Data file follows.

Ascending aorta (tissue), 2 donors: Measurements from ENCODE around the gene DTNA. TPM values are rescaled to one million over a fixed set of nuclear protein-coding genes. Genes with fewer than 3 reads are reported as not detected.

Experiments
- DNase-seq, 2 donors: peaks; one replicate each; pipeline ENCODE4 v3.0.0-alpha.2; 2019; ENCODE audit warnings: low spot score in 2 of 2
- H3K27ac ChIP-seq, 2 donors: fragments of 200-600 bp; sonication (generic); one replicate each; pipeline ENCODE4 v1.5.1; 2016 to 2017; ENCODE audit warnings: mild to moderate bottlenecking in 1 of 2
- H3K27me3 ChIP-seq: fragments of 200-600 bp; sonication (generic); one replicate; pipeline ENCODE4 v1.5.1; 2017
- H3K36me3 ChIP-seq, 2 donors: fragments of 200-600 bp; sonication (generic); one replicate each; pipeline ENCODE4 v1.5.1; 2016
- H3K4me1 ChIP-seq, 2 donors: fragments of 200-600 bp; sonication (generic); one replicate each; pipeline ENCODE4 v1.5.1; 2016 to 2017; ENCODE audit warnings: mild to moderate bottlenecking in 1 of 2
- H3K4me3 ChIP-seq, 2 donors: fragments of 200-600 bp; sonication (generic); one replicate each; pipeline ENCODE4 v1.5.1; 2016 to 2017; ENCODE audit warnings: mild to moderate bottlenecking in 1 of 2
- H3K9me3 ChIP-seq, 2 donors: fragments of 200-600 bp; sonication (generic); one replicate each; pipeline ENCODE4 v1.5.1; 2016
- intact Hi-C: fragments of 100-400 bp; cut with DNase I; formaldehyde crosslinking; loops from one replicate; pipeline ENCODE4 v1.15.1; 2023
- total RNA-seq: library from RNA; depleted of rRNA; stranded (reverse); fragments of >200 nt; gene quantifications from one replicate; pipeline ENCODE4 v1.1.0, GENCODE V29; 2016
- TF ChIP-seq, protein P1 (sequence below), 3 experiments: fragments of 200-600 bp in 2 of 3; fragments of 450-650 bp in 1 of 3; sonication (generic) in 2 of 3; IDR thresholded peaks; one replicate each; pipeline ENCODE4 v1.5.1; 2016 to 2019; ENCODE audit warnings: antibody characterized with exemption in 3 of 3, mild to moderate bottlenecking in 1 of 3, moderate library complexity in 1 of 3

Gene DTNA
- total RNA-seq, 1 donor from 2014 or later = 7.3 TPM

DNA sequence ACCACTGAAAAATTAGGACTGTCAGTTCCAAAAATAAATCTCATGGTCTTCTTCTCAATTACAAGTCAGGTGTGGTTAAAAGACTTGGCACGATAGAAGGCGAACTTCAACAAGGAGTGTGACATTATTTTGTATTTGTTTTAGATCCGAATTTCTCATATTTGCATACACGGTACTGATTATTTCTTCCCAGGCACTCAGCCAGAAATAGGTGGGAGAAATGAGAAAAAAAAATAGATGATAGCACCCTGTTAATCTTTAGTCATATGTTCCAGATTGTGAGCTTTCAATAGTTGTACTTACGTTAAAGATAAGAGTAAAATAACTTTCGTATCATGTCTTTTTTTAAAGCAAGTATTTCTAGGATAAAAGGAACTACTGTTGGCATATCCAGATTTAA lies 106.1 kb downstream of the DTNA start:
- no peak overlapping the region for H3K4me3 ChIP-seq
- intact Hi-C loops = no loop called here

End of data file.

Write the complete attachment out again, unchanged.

Ascending aorta (tissue), 2 donors: Measurements from ENCODE around the gene DTNA. TPM values are rescaled to one million over a fixed set of nuclear protein-coding genes. Genes with fewer than 3 reads are reported as not detected.

Experiments
- DNase-seq, 2 donors: peaks; one replicate each; pipeline ENCODE4 v3.0.0-alpha.2; 2019; ENCODE audit warnings: low spot score in 2 of 2
- H3K27ac ChIP-seq, 2 donors: fragments of 200-600 bp; sonication (generic); one replicate each; pipeline ENCODE4 v1.5.1; 2016 to 2017; ENCODE audit warnings: mild to moderate bottlenecking in 1 of 2
- H3K27me3 ChIP-seq: fragments of 200-600 bp; sonication (generic); one replicate; pipeline ENCODE4 v1.5.1; 2017
- H3K36me3 ChIP-seq, 2 donors: fragments of 200-600 bp; sonication (generic); one replicate each; pipeline ENCODE4 v1.5.1; 2016
- H3K4me1 ChIP-seq, 2 donors: fragments of 200-600 bp; sonication (generic); one replicate each; pipeline ENCODE4 v1.5.1; 2016 to 2017; ENCODE audit warnings: mild to moderate bottlenecking in 1 of 2
- H3K4me3 ChIP-seq, 2 donors: fragments of 200-600 bp; sonication (generic); one replicate each; pipeline ENCODE4 v1.5.1; 2016 to 2017; ENCODE audit warnings: mild to moderate bottlenecking in 1 of 2
- H3K9me3 ChIP-seq, 2 donors: fragments of 200-600 bp; sonication (generic); one replicate each; pipeline ENCODE4 v1.5.1; 2016
- intact Hi-C: fragments of 100-400 bp; cut with DNase I; formaldehyde crosslinking; loops from one replicate; pipeline ENCODE4 v1.15.1; 2023
- total RNA-seq: library from RNA; depleted of rRNA; stranded (reverse); fragments of >200 nt; gene quantifications from one replicate; pipeline ENCODE4 v1.1.0, GENCODE V29; 2016
- TF ChIP-seq, protein P1 (sequence below), 3 experiments: fragments of 200-600 bp in 2 of 3; fragments of 450-650 bp in 1 of 3; sonication (generic) in 2 of 3; IDR thresholded peaks; one replicate each; pipeline ENCODE4 v1.5.1; 2016 to 2019; ENCODE audit warnings: antibody characterized with exemption in 3 of 3, mild to moderate bottlenecking in 1 of 3, moderate library complexity in 1 of 3

Gene DTNA
- total RNA-seq, 1 donor from 2014 or later = 7.3 TPM

DNA sequence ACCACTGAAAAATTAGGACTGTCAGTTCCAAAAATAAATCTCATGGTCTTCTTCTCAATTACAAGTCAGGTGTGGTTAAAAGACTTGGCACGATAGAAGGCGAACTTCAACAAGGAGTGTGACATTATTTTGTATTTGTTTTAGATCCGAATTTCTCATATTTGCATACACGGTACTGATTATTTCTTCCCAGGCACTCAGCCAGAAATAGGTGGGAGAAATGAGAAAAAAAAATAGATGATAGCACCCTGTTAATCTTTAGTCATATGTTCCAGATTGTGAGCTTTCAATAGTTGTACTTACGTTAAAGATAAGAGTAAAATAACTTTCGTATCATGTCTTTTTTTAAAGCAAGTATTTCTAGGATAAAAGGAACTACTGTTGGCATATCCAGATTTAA lies 106.1 kb downstream of the DTNA start:
- no peak overlapping the region for H3K4me3 ChIP-seq
- intact Hi-C loops = no loop called here